Snowboard Review: 09-10 Ride Machete

13 Jan, 2010

Location: Loveland, CO

Snow Conditions: Hardpacked to icy conditions on the mountain.

Setup: I rode the Ride Machete with Ride Sigma Movement bindings and Bonfire Geo boots.

Size: 158cm.

First Impression: Finally getting to ride the machete, I heard this board can cut down trees.

Weight: Lighter than average

Flex: Overall it isn’t a soft board, as a park board it’s on the stiffer side and I think the majority of stiffness felt that way from the carbon array 3 they use in the board.  The machete felt stiffer underfoot and out to the tip and tail with a softer torsional flex between the bindings.  That helps give it a more stable feeling when riding and you still have a easy board to torsionally turn and it’s not too difficult to press/butter on the nose and tail.  The Ride machete has lowrize rocker which is a flat between the bindings and then rockers out to lift the contact points.  The best thing about lowrize is the rocker isn’t insane, it’s very mellow and no adjustment to ride.

Turning: The lowrize sidecut really makes for a smooth predictable turn and that’s what I like best about Ride, there’s no worries on how the board will make the ride on the mountain.  It really handled long and short radius turns with ease, no catching on edge and the addition of carbon array to the board made it more stable in turns than I was expecting.

Stable: I took it down the typical run that every board during demos received and throughout the entire time felt solid on how it handled when I picked up speed and went through choppy/bumped areas.  I didn’t feel any vibrations or chatter when riding the board.

Pop: Even though I was riding the 158cm for the machete which is on the bigger size for freestyle for me, I was still able to get some butter action in and ride park with some boxes where it didn’t catch at all.  It was easy to play with on the dance box and had a really poppy nose/tail that made it fun to ollie on.  When it came time to chop down trees, the lighter swing weight on the machete helped do some tree bonking.

Switch: Rides like a twin board with no change in switch riding and the sidecut is radial so stays the same for switch riding.

Overall Impression: I really like that Ride’s rocker is insane to adjust to, it’s a smooth transition to their lowrize rocker and every board that I’ve ridden from them requires no adjustment…you just get it and ride.  The machete handled the entire mountain from carving to easy turns, park and just playing around.

Shay’s Honesty Box: The machete was middle of the road for me, I didn’t hate it but I didn’t love it.  Definitely overall it was a solid ride but not sure I would ride it all the time as my own preference.  It was stiffer than the Ride Crush I had ridden and definitely an all mountain freestyle board that could be ridden everywhere.

Ready to buy? Head over to evo for the 2011 version of the Ride Machete or shop their full line of Ride snowboards

On Snow Photo

Ride Machete description


Review Disclosure: I rode this board at a demo day.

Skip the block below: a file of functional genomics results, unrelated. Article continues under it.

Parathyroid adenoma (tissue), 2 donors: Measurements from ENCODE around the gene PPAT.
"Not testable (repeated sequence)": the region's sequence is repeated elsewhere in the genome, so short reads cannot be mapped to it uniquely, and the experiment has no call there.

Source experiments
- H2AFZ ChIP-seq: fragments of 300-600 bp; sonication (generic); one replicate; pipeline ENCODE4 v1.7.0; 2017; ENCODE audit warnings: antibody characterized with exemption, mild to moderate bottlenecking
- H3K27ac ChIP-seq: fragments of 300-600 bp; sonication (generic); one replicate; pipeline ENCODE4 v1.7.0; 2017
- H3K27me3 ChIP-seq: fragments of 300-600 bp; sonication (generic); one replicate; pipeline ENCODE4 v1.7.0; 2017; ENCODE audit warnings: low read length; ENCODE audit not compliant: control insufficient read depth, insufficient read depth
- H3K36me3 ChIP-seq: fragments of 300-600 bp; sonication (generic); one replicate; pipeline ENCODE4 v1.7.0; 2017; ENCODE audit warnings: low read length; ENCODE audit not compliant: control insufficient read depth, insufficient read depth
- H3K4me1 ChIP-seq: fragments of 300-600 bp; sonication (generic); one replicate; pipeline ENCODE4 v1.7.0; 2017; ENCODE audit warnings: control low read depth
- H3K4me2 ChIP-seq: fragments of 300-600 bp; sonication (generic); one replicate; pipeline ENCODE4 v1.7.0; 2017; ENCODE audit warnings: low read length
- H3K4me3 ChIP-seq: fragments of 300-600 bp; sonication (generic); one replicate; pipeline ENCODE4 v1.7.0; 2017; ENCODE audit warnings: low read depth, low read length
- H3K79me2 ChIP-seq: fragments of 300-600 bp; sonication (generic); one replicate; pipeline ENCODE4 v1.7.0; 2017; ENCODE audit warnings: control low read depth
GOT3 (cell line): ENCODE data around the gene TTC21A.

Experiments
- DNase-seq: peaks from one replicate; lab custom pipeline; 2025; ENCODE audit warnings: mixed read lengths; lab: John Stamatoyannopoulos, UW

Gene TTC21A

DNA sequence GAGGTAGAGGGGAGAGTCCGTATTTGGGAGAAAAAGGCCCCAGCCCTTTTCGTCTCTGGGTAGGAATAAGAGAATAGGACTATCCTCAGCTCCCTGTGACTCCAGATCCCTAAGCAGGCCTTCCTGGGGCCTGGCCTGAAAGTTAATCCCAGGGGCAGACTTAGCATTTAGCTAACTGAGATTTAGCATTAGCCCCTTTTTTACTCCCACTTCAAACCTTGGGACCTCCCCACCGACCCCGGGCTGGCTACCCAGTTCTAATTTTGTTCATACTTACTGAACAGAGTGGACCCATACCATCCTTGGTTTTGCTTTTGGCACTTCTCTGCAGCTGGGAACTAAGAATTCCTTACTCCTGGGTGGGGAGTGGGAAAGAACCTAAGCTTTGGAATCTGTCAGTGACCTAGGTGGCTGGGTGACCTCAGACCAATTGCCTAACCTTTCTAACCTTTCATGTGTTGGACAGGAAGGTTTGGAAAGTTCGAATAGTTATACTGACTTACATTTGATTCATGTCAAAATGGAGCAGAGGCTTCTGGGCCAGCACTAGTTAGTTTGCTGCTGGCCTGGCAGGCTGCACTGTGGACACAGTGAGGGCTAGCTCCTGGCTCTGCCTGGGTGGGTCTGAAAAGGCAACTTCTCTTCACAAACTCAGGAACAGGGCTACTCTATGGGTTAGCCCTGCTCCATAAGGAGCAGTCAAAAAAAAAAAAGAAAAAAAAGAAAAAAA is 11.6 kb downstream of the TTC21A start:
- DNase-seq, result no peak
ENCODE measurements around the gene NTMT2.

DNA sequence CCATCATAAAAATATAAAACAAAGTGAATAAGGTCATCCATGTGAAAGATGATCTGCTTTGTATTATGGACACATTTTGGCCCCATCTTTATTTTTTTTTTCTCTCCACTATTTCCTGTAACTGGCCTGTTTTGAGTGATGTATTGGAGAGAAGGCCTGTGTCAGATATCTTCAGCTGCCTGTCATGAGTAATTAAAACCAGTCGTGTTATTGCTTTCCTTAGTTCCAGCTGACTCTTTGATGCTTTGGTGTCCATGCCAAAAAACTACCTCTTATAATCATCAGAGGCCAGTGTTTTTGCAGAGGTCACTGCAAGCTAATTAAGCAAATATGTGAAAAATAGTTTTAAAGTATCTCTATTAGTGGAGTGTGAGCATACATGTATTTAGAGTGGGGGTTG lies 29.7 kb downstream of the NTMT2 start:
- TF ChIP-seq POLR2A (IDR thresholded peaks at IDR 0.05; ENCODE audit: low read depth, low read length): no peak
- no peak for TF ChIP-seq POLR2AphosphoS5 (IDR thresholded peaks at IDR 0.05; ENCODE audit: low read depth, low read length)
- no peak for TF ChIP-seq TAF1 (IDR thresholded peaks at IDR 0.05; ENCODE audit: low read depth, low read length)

About the author


From the beginning of time, I was Shannon. From the beginning of snowboarding, I was Shay. From the beginning of online communities, I was Shayboarder. In the end, I’m the writer, photographer, editor, publisher, guru of sorts, product tester, curvy girl, and most importantly the snowboarder behind it all. Follow me on this journey through snowboarding, mountain biking, traveling and fun experiences!

Related Posts


  1. ph1l
    January 13, 2010

    hey shay…
    what were your dislikes with the board? when i read the single sections it seems like a board you loved but at the end your honesty box is a bummer.

    could you recommend me a better board for all-mountain riding with a focus on playing around/park?


  2. January 13, 2010

    I definititely think the machete is the all mountain board with the park focus, it’s one of the more popular boards this year. It’s a safe choice because it’s not much of an adjustment.

    Bummer you got that from my honesty box, I just meant to say that for me personally it was just another snowboard…it didn’t win me over that I’d go out and buy it but I didn’t hate it either. Just middle of the road. I’m not a fan of ride slimewalls and I think ride would benefit from MTX. Overall the machete was a safe ride, it was predictable and easy…sometimes I want more than that, I want to be pushed as a rider.

  3. ph1l
    January 13, 2010

    and what do you think would be better for only park riding?

  4. January 13, 2010

    I appreciate the reviews and honesty that Shay provides with each review. No BS, no one else has this quality of reviews and I love it.

    Based on my findings from, I recommend Capitahhhhhhhh! Indoor Survival or Green Machine with FK. Get some!

  5. Mike
    January 13, 2010


    I had narrowed my next all mountain freestyle purchase, down to the Indoor survival FK, the Unity Reverse and the Ride Machete. All three boards have similar descriptions in your review and seem to be aimed at the same crowd. Can you give me a short shake down and comparison between these boards?


  6. DylanBee
    January 14, 2010

    Hey Mike, if you like the look of the Indoor than it’s a great all-mountain board, but if it’s about the performance, (I’ve tried the Indoor, Charlie, Mid-Life, and ride the Horrorscope) than i suggest the Mid-Life, TJ’s pro model. its a camber board but super poppy and if you’re just hittin little hips on the side of the runs and havin fun than the mid-life’s great. Nonetheless the Indoor’s a fun, stiffer zero camber board so it rips from park to pow. Hope that helps, if not Shay will clear it up.

    Keep it classy!

  7. Karim
    January 14, 2010